Framed as a test of Bob Richards, the result was almost inevitable. “The cases in which federal courts may engage in common lawmaking are few and far between,” Gorsuch writes, adding that “[t]his is one of the cases that lie between.” Outside of areas such as admiralty, in which Congress has authorized judges to craft federal common law, the Supreme Court has repeatedly said that “uniquely federal interests” must be at stake for federal common lawmaking to be legitimate. Gorsuch goes on to ask: “But what unique interest could the federal government have in determining how a consolidated corporate tax refund, once paid to a designated agent, is distributed among group members?”
The question is rhetorical. With neither party rising to the doctrine’s defense, it takes just a few paragraphs for Gorsuch to bury Bob Richards once and for all, and the entire opinion—at a slim six pages—is a model of judicial concision. The result, though, is that the long-running fight between Rodriguez and the FDIC will now drag on even longer. “Whether this case might yield the same or a different result without Bob Richards is a matter the court of appeals may consider on remand,” Gorsuch concludes.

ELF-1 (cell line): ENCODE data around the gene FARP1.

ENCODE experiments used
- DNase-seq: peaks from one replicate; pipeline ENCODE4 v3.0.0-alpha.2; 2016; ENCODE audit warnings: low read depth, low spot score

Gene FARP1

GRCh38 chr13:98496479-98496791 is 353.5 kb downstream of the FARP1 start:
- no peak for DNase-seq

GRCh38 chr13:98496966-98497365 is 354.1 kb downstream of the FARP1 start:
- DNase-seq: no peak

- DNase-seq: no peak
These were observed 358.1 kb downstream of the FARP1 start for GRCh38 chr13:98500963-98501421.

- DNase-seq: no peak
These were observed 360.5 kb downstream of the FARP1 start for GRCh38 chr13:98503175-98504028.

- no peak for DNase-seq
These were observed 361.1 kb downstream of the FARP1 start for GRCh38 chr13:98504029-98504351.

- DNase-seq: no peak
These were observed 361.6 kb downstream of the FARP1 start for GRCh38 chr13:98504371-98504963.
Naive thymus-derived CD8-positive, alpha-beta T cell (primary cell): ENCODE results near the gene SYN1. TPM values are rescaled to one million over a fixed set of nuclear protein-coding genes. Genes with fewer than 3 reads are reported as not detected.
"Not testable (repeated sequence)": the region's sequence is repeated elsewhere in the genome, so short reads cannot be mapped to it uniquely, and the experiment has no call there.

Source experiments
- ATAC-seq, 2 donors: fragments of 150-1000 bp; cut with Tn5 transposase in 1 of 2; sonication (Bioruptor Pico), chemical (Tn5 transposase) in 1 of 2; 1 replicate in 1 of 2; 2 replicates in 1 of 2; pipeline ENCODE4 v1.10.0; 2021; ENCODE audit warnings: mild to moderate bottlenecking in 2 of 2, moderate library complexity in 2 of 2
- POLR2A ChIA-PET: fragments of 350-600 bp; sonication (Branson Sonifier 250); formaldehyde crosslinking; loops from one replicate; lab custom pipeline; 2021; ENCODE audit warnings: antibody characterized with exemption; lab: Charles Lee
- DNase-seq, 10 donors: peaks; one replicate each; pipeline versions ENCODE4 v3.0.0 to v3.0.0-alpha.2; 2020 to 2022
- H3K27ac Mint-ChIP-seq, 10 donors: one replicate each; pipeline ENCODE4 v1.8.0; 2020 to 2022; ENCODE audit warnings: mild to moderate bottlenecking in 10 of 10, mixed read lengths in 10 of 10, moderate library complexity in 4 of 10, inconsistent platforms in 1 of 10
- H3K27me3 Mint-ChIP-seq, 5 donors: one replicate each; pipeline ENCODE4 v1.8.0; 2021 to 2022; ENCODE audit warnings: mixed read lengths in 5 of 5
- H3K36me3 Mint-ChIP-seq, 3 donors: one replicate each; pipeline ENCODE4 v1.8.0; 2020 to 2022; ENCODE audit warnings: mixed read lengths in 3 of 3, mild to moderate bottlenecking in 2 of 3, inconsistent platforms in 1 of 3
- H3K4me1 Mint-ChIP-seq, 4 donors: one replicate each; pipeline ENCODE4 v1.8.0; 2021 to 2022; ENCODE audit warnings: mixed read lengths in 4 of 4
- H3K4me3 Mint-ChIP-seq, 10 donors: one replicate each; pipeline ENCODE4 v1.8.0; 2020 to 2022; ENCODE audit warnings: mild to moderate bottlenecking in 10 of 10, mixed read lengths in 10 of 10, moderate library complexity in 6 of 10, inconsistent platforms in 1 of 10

Tuesday’s decision thus serves as one more reminder that federal common law is out of favor at 1 First Street. “We took this case,” Gorsuch writes, “to underscore the care federal courts should exercise before taking up an invitation to try their hand at common lawmaking.” The fate of Bob Richards, Gorsuch adds, is a “cautionary tale.”